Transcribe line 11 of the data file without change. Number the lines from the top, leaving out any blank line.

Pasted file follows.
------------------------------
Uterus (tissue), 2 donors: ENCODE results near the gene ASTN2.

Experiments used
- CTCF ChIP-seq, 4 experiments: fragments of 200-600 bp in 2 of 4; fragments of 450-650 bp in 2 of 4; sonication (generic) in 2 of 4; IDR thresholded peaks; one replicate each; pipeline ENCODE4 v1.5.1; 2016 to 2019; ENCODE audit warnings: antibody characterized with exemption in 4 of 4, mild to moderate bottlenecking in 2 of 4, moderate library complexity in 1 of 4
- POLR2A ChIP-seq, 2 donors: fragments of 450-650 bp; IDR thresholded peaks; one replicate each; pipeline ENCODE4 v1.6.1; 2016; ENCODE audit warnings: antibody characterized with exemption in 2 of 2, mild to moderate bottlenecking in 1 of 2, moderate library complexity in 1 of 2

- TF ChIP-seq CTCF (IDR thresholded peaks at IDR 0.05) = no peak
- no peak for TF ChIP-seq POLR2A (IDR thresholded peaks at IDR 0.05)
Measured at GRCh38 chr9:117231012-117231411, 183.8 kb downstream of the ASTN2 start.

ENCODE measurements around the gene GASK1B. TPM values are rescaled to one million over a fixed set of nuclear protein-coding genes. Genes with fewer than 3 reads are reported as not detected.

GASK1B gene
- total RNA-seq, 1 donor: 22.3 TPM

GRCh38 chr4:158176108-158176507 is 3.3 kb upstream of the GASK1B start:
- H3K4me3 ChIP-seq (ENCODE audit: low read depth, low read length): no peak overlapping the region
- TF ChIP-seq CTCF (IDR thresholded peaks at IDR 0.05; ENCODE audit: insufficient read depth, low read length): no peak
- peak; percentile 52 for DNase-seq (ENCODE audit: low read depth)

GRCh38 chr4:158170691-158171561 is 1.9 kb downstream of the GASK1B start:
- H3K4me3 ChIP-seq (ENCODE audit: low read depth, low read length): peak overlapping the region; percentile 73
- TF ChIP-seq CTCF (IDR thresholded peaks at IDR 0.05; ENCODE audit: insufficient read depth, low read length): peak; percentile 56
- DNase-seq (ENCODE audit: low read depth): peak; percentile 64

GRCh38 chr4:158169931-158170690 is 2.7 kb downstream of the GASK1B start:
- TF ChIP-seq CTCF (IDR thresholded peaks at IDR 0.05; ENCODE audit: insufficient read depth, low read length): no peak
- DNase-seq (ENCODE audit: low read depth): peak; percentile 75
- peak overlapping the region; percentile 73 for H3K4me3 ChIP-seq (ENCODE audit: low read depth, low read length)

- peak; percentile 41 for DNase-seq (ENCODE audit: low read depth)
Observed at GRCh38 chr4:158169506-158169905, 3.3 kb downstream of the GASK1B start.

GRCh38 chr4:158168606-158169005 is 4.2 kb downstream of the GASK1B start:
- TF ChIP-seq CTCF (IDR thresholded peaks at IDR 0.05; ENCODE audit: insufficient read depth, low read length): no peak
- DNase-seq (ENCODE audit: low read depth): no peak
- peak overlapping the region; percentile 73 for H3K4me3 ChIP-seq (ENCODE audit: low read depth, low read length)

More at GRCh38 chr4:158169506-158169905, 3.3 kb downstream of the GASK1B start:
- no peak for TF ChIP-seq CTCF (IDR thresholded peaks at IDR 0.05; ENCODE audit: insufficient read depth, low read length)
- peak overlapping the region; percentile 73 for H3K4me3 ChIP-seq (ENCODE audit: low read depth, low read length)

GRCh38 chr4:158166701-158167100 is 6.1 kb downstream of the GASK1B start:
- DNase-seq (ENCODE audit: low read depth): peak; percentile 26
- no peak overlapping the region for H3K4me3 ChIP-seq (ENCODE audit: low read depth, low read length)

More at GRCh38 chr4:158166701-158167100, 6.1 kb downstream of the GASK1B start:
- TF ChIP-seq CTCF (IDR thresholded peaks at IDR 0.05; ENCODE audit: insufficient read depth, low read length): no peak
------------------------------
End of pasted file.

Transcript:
GRCh38 chr4:158176108-158176507 is 3.3 kb upstream of the GASK1B start: